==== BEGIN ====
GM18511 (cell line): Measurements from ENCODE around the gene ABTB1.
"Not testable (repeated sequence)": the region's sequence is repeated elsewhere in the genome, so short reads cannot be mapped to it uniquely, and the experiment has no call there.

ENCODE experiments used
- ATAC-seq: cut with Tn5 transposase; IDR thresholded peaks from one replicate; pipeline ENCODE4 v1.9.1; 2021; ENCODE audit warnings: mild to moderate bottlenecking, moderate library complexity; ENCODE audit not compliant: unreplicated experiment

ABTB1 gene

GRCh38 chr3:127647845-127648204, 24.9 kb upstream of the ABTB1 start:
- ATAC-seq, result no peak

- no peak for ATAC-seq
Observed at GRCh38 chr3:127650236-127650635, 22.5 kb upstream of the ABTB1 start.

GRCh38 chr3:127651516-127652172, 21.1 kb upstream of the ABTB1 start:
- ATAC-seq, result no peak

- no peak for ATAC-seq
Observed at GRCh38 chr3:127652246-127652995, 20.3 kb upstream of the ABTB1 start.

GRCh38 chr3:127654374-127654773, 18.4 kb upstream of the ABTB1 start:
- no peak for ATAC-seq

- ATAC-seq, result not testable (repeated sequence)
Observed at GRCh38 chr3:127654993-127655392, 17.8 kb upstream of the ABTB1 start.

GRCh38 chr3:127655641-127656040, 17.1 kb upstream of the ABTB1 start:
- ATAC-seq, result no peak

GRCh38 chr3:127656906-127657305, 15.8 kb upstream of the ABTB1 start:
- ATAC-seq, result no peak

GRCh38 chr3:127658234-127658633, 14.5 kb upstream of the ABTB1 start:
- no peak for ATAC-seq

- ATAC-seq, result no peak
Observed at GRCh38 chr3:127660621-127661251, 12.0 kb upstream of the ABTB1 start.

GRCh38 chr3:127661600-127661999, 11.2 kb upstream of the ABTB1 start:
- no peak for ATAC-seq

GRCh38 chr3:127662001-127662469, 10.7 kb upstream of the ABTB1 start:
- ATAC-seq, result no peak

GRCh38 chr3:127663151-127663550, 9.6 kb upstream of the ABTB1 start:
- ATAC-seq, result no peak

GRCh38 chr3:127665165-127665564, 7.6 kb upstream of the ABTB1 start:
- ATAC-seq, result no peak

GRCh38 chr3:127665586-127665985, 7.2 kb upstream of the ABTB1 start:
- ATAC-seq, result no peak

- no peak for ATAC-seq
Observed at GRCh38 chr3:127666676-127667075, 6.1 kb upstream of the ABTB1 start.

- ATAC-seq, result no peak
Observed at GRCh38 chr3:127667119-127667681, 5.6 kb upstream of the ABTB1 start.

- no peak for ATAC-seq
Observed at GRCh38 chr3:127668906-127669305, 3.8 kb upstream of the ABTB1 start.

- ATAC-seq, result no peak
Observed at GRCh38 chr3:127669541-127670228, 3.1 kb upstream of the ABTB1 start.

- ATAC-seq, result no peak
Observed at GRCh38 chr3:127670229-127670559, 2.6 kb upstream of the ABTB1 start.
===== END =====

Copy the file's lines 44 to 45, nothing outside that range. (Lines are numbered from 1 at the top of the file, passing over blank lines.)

- ATAC-seq, result no peak
Observed at GRCh38 chr3:127670229-127670559, 2.6 kb upstream of the ABTB1 start.